In A Life of My Own (Penguin, 2017), biographer Claire Tomalin turns the focus onto her own life. Originally a journalist by trade, Tomalin also focuses on her family life and marriage to Nick Tomalin, a fellow journalist.
I will be brutally honest here: I read this book by mistake. For some reason, I always, always mix up Claire Tomalin and Claire Harman. I mean, they’re both British biographers of literary people, so maybe it’s a bit understandable. But anyway, I saw this on the shelf at my local library branch and was like, “OOOH, I loved that Charlotte Bronte book!” And the idea of a biographer then writing about their own life was interesting to me.
So, yeah. I was a good chunk of the way through the book when I realized my mistake. I could have set it down there, but I was interested enough and it was a fast enough read to keep going.
Having actually not read any of Claire Tomalin’s biographies, I can’t really compare A LIfe of My Own. I was on occasion frustrated because the moments that could actually have used some closer examination tended to be breezed by instead. Her first husband’s infidelities and abuse, the trauma of some of her childbirth experiences, her relationship with her sister, the harassment she received as a female journalist–all these were brought up, but also summed up quickly and without really looking at them.
And yet, I don’t know how much to blame her for this. After all, it is harder to turn the lens of detachment on your own life and lay out the minute details of your own trauma, especially when (as I suspect) you have spent a long time refusing to acknowledge that it was really that bad. And in Tomalin’s case, people affected by these events are still alive.
On the other hand, that might be an understandable human reaction, but is it then worth a book deal from a major publisher and international publication of what is almost a family memoir? I don’t know. I really don’t. Maybe it’s helpful to remember that Tomalin’s father also wrote a memoir and published it, revealing details that were deeply hurtful to Tomalin herself. I can understand her wishing to avoid doing the same to her own children and grandchildren.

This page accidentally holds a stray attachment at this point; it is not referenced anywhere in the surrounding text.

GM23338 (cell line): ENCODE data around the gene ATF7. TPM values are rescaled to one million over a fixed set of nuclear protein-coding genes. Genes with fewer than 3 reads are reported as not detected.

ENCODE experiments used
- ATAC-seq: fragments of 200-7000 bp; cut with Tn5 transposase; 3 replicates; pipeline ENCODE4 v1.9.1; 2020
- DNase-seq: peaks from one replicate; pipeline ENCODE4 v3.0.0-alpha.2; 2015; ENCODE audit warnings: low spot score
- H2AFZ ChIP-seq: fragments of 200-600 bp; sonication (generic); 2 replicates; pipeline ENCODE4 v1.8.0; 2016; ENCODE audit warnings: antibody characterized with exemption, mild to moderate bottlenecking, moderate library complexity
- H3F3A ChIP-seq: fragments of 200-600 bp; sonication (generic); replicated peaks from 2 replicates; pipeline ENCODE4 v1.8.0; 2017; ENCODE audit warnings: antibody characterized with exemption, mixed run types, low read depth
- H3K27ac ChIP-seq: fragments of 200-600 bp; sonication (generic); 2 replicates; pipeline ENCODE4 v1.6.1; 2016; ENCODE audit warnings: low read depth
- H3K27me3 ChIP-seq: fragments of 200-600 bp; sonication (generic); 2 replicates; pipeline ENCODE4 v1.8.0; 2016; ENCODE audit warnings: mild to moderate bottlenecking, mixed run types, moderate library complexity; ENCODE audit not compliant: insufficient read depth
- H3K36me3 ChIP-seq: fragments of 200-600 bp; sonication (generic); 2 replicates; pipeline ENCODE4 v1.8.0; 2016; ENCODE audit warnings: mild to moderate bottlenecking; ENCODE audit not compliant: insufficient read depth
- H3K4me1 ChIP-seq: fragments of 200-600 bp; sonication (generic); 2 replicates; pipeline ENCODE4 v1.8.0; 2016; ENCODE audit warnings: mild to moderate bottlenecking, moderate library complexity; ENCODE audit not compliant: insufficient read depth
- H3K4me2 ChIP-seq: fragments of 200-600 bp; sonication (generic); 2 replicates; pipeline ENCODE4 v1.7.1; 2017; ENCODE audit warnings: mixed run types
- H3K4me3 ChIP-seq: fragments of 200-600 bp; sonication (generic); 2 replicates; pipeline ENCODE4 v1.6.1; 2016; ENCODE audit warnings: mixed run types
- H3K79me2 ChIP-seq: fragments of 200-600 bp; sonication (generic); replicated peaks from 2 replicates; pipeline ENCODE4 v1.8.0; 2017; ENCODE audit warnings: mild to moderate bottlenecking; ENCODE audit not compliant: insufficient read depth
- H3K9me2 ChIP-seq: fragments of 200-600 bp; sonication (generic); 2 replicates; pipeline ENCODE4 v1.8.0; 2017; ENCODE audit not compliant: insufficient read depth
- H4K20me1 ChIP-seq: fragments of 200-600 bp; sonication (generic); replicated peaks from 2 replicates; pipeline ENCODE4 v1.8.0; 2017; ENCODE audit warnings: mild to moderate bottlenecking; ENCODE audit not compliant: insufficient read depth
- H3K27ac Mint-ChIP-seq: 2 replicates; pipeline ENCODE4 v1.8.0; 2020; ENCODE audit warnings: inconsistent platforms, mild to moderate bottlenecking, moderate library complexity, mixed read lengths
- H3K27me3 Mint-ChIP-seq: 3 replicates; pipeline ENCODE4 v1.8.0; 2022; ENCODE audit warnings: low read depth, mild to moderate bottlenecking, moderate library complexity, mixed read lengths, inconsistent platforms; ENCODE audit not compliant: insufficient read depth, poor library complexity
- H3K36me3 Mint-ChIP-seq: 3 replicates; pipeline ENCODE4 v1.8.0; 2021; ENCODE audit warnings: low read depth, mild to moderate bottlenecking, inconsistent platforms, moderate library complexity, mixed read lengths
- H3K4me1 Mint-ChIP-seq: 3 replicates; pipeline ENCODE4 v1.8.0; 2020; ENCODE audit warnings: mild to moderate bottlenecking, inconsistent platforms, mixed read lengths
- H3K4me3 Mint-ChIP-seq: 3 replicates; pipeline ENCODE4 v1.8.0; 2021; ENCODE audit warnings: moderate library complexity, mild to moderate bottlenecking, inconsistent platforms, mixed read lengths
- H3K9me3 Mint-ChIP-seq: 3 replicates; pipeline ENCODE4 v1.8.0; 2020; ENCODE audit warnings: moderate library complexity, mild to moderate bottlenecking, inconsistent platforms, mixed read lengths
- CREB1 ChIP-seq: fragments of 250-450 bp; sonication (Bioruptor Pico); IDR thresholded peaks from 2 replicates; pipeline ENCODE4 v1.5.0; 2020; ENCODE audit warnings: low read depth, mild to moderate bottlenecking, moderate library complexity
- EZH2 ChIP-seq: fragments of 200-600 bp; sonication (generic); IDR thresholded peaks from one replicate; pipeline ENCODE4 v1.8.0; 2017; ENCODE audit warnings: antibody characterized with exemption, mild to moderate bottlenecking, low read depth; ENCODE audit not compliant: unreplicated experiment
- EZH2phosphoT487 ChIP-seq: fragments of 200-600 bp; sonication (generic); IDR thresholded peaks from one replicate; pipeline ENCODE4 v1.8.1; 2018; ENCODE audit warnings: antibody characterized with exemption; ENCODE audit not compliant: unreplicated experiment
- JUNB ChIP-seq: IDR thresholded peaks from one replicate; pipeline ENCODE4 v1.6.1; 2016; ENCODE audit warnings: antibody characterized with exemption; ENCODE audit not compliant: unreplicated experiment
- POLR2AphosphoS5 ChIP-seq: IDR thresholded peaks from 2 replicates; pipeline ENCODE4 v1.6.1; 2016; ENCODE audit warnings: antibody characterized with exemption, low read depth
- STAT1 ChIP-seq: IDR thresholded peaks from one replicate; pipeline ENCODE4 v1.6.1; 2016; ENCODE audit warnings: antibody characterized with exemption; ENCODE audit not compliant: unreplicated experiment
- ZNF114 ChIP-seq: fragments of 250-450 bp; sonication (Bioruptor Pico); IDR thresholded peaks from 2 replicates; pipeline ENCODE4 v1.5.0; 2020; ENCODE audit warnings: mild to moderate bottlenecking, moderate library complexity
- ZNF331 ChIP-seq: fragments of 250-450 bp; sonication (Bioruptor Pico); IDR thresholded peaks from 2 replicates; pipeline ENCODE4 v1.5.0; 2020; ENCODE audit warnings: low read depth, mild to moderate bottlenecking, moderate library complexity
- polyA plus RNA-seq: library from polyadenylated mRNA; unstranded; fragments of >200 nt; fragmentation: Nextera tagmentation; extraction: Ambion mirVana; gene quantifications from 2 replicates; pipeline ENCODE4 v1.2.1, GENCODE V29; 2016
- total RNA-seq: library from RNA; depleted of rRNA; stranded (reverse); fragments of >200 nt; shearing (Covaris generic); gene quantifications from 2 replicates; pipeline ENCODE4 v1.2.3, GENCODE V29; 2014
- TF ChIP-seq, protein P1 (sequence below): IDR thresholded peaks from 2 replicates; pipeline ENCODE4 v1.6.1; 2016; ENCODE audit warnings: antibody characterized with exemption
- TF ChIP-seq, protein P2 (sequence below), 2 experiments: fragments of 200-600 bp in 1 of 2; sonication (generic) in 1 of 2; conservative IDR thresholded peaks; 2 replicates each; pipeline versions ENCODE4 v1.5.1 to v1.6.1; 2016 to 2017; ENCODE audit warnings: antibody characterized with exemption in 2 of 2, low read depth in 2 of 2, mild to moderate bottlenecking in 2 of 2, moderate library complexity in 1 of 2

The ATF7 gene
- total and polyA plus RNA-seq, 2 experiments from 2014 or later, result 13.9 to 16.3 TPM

I will say that there’s a deeply upsetting chapter about the suicide of one of Tomalin’s daughters that I found pretty wrong-headed in its approach to discussing the subject. I am not an expert! But if you read this book and know that’s a tough subject for you, I suggest just skipping it altogether.
I don’t want to make it sound as if this is a bad book. Tomalin’s experiences as a journalist and editor who was also trying to negotiate family life are interesting in their own right. But even there, a description of sexual comments in her direction is almost always followed by “But Biffy and Squinty* didn’t really mean anything by it!” I’m sure in many ways it is a generational gap, a reflection of a shift in overall attitudes and language. And yet! This is still a book published in 2017–granted, just before the force of the latest anti-harrassment movement began–and it grated on me. Gesturing toward a feminist reclaiming of your own life and story and then not actually completing the gesture is almost worse than not making it at all.
So all in all, a somewhat mixed reaction to this one, and a reinforced feeling that I almost always prefer to read biographies over memoirs. As a side note, I noticed that the US cover is a stack of books, while the UK cover is a photograph of Tomalin herself. Very different marketing, which I assume is driven by name recognition vs a general interest in literary biographies.
* These are not real names; they are Wodehousian inventions of my own
Previously, on By Singing Light:
Exit, Pursued by A Bear by E.K. Johnston (2016)
“Maurice Sendak’s Little Bear” and the disappearance of Else Holmelund Minarik (2014)
Two Biographies: Vera Atkins and Georgette Heyer (2013)
Grave Mercy by Robin LaFevers (2012)